Was the top of the dough dried from sitting in the Banneton?
    There are no signs of flour on the outside. Did you use a liner? How about flour?
  2. The gluten “skin” of the crust appears a little thick and very sturdy.
    Am I correct to to think that the crust was strong and because of that produced the nice ears?
  3. The ears are prominent and again somewhat thick and sturdy.
    What are your thoughts about my thoughts?

 

 

headupinclouds's picture
headupinclouds

Another interesting choice is how far towards the end of the loaf to score.  I have noticed some foodgeek videos where he scores fairly far off to the side and is very particular about scoring the entire length of the loaf (down to the bench) so that it can hinge more freely.  It is hard to do that in one continuous motion.  Perhaps this would be counterproductive for very slack doughs.  It would be interesting to see your before and after bake photos next time.

albacore's picture
albacore

I tend to score pretty well to the ends of the loaf - I think it helps the cut to open up. Usually I have to redo the start cut by going backwards with the other edge of the blade just for an inch or two.

Danny, the crust has quite a lot of blisters, but they are very small. I would like bigger, but at least they are getting shinier! The top of the uncooked loaf was dry but not heavily skinned. I use pro grade plastic bannetons with cotton jersey liners. I dust the loaves with rice flour before putting in the banneton. I used to sprinkle rice flour into the empty banneton first, but I've decided it's not necessary and I don't like a lot of baked flour on top of the loaf.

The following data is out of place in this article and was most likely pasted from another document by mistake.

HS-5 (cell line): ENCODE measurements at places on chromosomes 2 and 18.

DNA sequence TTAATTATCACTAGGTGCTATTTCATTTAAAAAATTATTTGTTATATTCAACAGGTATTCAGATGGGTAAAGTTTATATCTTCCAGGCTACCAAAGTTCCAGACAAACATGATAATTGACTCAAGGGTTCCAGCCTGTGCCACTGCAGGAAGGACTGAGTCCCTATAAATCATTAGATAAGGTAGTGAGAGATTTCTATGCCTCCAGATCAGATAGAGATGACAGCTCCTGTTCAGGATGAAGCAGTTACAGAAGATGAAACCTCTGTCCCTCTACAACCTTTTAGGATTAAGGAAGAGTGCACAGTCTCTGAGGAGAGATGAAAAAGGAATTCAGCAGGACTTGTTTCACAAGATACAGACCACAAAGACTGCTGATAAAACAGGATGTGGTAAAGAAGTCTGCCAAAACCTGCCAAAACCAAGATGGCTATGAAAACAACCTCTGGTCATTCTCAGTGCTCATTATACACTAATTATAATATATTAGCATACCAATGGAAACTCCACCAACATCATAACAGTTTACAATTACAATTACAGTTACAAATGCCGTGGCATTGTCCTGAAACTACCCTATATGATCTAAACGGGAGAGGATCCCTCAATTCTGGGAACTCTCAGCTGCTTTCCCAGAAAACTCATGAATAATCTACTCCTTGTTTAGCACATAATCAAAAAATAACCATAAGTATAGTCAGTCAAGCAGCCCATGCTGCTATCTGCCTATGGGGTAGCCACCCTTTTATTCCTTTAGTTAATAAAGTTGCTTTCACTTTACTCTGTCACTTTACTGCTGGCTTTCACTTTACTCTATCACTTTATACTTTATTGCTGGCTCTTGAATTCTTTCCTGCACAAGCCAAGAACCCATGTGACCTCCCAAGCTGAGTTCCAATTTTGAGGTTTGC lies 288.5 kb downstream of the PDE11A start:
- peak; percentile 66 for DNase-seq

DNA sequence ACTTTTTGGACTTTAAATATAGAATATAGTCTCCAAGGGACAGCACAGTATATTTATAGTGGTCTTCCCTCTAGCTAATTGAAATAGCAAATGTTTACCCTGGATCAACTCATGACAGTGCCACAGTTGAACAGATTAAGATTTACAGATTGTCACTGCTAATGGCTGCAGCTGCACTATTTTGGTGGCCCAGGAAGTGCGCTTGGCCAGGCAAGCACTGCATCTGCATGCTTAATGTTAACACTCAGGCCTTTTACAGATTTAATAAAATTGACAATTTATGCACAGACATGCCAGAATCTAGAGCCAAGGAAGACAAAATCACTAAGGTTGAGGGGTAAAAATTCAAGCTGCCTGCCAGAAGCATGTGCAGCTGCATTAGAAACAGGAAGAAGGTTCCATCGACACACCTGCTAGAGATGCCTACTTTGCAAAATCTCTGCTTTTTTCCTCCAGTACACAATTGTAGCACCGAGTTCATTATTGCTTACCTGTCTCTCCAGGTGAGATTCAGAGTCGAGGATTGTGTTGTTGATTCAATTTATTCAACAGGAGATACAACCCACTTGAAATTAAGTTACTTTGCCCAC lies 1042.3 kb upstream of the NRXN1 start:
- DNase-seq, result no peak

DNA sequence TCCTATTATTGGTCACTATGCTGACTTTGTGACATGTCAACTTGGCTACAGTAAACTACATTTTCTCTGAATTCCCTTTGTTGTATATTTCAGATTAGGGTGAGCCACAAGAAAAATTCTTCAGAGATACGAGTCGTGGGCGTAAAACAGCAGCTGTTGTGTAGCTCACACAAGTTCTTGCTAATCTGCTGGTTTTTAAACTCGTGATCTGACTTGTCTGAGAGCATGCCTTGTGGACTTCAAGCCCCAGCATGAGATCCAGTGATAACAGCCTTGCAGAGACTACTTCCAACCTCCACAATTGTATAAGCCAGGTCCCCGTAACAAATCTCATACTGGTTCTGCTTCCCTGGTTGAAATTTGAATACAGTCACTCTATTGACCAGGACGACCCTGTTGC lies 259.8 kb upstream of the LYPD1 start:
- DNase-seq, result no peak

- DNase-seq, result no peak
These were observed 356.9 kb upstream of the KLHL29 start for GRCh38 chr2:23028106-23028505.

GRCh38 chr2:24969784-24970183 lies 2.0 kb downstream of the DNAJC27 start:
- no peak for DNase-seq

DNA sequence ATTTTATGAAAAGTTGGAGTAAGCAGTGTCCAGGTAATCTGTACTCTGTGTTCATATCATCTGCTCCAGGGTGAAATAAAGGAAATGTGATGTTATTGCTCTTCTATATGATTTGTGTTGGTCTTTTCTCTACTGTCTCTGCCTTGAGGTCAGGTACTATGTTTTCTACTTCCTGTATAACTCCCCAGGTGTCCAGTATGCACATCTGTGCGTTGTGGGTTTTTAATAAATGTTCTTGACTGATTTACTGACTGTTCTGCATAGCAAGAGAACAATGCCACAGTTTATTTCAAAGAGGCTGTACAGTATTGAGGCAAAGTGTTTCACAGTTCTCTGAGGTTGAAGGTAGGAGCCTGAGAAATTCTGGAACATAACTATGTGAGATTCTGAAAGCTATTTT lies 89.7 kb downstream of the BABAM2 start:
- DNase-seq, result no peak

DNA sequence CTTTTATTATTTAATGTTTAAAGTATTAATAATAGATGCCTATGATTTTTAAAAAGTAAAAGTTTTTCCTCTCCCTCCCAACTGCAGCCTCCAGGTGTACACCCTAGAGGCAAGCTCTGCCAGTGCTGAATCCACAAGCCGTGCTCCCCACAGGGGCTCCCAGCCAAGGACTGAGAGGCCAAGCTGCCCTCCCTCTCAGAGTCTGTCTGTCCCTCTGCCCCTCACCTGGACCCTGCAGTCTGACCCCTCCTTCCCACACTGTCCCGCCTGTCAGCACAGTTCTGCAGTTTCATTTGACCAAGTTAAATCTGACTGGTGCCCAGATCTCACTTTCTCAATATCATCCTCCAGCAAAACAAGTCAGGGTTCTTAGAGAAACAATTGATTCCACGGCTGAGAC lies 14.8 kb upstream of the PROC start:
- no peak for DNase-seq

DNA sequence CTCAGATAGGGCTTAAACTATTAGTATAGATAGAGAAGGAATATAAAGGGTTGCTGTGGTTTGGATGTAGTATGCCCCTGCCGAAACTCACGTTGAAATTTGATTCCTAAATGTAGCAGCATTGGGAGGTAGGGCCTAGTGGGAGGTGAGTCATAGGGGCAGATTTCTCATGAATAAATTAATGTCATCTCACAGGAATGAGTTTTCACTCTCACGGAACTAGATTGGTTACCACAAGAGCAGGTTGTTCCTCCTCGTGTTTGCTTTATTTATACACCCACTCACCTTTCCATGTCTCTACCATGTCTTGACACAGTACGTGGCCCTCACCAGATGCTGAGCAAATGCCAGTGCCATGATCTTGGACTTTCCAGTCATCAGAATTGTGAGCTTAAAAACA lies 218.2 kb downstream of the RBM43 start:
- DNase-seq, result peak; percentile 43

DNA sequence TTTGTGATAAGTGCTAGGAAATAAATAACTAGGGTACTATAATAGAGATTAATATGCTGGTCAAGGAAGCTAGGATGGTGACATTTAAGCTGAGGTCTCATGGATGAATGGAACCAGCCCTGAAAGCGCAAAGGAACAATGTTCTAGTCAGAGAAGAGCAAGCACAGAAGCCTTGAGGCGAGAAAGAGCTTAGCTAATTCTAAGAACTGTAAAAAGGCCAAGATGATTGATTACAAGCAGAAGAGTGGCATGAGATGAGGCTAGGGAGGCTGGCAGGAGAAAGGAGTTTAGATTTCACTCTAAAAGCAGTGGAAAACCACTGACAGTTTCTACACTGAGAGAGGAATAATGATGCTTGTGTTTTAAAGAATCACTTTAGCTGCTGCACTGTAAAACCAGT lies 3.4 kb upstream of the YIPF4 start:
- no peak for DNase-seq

This was a 79% hydration loaf, so I'm pretty pleased with the ears. It is also my first "pH driven" bake, so an interesting outcome.

A couple more photos:

 

Lance

 

jl's picture
jl

Perhaps the left side had nowhere to expand? What does the other one look like?

albacore's picture
albacore

Now that you mention it...

The other loaf is in the freezer, so I don't know about that one yet.

 

Lance

DanAyo's picture
DanAyo

Lance, what pH readings did you use to terminate the BF and any other termination points?

albacore's picture
albacore

Levain pH 3.87

Main dough mixed pH 5.40

Bulk finish pH 4.45 (volume increase was a massive 89%!)

Shaped dough pH prior to retard 4.34

Bake pH 4.12

 

Lance

Benito's picture
Benito

Wow massive rise Lance.  Your pH number match what I keep reading that other bakers are following.  I wonder if I need to try this but I’ll need a new pH meter with pointed probe rather than the blunt probe of the one I currently have.

Benny

albacore's picture
albacore

Yes, it was an interesting exercise!

As Kat said, you don't need to monitor pH to make good bread, but I would never have dreamed of going to that level of rise without shooting for a pH setpoint.

I also think it shows that there is no single endpoint for bulk that is the right one, despite what some "experts" say.

I've made decent bread at 30% bulk increase and now I've made it at 89% increase.

 

Lance